Or would you prefer the term “permanent resident” for him? When you read “resident alien” and “permanent resident” did you see or think something different? Growing up, there wasn’t anything worth distinguishing as far as I was concerned, and although he was Australian, since he was married to my mom and, to the best of my knowledge, wasn’t committing any felonies, I somehow knew that nobody was coming to take him away. It just wasn’t a big deal other than I said annoying things to my classmates every second September like “yeah…we went to Australia again…woo.”

Now that he’s a citizen it’s a moot point. I can’t say for sure as it was a while ago and since he was married he could have stayed here for as long as he liked, but I think he just got tired of bitching about politics and not being able to slam home a voting lever like a slot machine made of hate. I can’t say that I blame him; there’s a lot of annoying things that happen in this country starting in seven months, and regardless of who wins the worst result is you get one to six years of bitching rights every time things go wrong.

That’s the problem with the phrase “illegal alien.” Not only is nobody thinking of people who look like my dad regardless of being in the United States legally or illegally. They just don’t. Occasionally someone reminds us that there are illegal Germans and French people who over-stay their visas, but I’m pretty sure I’ve made my point. I say “illegal alien” and too many people think of a spectrum of Hispanics taking our jobs, sucking off welfare or whatever other political junk FoxNews has crammed down your throat. We just can’t communicate any more using that term without adding far more stock to the sauce than we may have intended. It’s not an invitation to discuss a concept on the terms of my choosing, it’s an immediate statement of an extreme that I can’t control no matter how much I try to qualify it.

Gee Ben, what’s your alternative? Well, I think something like “undocumented immigrant” is at least less charged and retains some semblance of humanity these days. It feels a little more like “Jewish” and a little less like “Jew.”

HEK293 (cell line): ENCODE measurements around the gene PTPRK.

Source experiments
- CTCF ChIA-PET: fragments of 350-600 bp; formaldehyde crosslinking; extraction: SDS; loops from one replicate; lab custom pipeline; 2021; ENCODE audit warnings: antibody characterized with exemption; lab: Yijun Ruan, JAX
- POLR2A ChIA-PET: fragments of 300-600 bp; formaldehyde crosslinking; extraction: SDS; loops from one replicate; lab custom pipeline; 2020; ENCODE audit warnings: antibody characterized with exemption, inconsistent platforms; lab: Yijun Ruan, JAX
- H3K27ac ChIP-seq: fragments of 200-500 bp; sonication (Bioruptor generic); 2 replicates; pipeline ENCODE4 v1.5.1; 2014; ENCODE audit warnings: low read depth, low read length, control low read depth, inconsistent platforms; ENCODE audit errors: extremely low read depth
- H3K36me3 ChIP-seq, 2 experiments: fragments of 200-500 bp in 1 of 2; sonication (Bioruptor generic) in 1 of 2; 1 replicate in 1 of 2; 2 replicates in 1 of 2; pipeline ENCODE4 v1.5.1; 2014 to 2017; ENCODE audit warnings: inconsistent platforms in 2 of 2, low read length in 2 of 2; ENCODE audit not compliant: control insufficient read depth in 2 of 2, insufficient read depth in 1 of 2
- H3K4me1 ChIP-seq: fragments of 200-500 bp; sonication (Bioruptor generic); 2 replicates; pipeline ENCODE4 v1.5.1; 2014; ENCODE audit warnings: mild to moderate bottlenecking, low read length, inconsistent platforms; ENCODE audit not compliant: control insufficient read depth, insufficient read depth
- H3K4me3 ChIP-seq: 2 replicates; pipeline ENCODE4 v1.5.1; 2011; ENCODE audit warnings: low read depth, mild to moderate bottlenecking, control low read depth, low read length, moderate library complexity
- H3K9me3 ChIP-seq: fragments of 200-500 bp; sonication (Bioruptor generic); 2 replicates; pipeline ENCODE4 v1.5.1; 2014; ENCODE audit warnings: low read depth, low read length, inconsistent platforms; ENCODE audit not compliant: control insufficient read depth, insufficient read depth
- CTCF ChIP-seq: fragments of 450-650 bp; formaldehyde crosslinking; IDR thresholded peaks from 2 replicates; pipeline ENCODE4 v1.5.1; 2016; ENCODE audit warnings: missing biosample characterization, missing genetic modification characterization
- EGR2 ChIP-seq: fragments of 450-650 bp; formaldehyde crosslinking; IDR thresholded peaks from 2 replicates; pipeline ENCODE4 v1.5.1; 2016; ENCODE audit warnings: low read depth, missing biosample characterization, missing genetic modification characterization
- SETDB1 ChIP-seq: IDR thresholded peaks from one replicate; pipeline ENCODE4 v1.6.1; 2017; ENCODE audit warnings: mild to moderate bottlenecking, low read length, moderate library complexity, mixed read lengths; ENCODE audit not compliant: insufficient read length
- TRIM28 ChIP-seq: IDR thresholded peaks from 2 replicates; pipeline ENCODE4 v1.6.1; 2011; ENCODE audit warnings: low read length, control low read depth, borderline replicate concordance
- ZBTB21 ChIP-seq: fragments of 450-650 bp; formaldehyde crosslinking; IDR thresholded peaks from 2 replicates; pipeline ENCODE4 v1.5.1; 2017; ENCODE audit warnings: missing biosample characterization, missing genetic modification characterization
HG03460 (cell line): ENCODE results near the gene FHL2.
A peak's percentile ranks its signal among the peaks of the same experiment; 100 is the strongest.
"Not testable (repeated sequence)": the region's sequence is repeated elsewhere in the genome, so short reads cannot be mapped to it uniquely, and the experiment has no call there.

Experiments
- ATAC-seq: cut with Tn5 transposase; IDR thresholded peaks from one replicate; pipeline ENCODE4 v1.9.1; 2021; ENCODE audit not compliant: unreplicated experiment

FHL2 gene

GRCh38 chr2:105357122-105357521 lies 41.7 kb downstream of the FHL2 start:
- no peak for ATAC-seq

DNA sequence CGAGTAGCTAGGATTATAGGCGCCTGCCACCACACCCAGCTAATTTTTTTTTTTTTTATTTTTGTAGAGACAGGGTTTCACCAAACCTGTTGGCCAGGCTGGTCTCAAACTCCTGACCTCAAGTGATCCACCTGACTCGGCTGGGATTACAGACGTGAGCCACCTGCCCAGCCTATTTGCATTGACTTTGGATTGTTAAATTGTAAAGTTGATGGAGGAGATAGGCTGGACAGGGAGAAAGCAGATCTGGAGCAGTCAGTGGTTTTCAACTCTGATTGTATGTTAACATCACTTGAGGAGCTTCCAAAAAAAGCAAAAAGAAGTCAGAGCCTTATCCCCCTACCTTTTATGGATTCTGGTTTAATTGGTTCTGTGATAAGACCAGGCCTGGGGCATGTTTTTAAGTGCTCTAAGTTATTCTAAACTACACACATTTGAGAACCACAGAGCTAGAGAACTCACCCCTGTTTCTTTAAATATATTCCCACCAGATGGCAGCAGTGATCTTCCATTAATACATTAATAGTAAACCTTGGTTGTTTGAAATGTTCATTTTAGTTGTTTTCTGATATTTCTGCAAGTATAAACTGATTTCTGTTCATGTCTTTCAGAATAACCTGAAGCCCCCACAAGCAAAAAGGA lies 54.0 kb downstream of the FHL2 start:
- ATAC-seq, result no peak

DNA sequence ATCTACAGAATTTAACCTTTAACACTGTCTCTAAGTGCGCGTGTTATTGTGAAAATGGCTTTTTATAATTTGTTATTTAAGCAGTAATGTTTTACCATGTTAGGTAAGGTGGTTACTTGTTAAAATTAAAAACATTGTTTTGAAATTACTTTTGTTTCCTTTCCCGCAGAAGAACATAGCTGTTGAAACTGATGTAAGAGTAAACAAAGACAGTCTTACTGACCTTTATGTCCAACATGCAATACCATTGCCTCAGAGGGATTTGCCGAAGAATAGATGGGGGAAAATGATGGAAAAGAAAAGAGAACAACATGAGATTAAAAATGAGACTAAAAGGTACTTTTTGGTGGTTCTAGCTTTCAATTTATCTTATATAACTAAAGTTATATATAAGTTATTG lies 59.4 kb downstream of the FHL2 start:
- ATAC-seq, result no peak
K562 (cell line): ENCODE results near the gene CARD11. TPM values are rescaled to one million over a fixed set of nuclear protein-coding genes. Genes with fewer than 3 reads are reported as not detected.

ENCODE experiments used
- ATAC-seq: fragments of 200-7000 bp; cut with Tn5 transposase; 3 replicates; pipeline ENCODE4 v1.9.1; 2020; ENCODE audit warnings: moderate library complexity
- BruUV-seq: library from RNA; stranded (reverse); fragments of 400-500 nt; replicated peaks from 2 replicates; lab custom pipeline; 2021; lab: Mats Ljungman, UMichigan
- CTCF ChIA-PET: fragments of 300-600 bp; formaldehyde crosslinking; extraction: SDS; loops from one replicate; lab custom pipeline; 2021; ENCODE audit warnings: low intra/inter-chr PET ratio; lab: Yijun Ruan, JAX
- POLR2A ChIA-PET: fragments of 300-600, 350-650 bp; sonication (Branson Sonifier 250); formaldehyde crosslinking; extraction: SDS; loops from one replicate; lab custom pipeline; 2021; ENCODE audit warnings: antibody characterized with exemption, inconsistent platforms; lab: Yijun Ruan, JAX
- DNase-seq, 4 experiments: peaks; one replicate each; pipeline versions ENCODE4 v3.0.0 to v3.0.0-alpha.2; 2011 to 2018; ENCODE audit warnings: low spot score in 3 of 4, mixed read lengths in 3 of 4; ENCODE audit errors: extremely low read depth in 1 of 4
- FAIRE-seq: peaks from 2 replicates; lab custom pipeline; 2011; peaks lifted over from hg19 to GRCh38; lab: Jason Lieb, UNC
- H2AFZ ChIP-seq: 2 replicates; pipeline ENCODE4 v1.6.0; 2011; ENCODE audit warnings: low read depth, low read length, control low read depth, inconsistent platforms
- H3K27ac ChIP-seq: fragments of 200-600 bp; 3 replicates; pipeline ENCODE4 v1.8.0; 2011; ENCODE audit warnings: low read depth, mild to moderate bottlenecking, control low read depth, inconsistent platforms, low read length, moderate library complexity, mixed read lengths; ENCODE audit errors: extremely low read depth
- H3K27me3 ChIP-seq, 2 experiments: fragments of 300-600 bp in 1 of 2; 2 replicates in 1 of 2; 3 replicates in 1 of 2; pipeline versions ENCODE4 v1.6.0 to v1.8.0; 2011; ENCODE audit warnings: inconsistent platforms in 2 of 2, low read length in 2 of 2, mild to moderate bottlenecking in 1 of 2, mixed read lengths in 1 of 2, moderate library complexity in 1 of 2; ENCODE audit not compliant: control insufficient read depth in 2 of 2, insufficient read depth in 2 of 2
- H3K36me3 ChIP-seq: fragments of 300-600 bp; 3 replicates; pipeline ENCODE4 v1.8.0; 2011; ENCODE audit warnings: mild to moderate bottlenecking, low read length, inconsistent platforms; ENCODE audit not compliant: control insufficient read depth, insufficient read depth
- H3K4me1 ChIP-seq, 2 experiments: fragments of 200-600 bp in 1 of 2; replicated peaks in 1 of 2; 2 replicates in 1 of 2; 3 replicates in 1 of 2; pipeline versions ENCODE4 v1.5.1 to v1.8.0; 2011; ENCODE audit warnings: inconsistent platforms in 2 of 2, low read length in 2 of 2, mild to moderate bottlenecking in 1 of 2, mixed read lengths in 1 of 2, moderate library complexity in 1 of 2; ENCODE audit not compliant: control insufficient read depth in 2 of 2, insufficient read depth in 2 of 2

This is the problem with a recent anti-politically correct movement from a particular side of the political spectrum that is bitching about boycotting debates like babies because of questions that are too tough. They don’t want to admit that words matter. Political correctness is not about soft-shoeing your way around important issues, it’s about making sure people understand what you mean when you say it. Personally, I care a great deal that people understand exactly what I mean, particularly if it’s on a large scale, and deciding that you’re going to “call a spade a spade”…

Well, perhaps you should think about the origin of that little phrase too.

How did you think I meant it? Am I a racist? Context and familiarity with a colloquialism altered that linguistic paradigm quite a bit. Now back it up ten years, 20, 30, etc., and tell me exactly what decade it starts to feel like I’m not meaning what I just meant.

I get that there are people out there who are frustrated with illegal immigration and undocumented aliens, but “illegal alien” has become a pejorative that expresses too much. I can’t use it casually without saying more that I want to say. Any word or phrase can have a large or small effect depending on context, but “illegal alien” takes over an entire sentence regardless, and even if you want to use it pejoratively, it’s going to hit people who find its racist undertones offensive differently than you want it to.

You can have a high-five session all you want about finding a friend that lets you say in front of them all the horrible things you say in the shower, but it still doesn’t make it OK. Political correctness when it comes to dehumanization is still worth the effort, and it’s time we find some new expression.

Ben Tomkins is a violinist, teacher, journalist and critically acclaimed composer currently living in Denver, Colorado. He hates stupidity and generally believes that the volume of one’s voice is inversely proportional to one’s knowledge of an issue. Reach Ben Tomkins at


Political correctness run amuck

By Rob Scott


Political correctness has gone too far as normal and of course you can count on a politician to find a way to go farther.

Not to discount folks’ feelings, but I truly believe there are larger issues to deal with in the U.S., like a growing deficit on entitlement benefits (i.e. social security, Medicare and more), terrorism or just maybe immigration policy.

Yet one individual is trying to change how “illegal aliens” are referred to in federal laws.

Rep. Joaquín Castro (D-Texas) has introduced the Correcting Hurtful and Alienating Names in Government Expression Act. The bill would remove the term “illegal alien” and replace it with “undocumented foreign national” and keep executive branch agencies from using “alien” or “illegal alien” in signage and literature.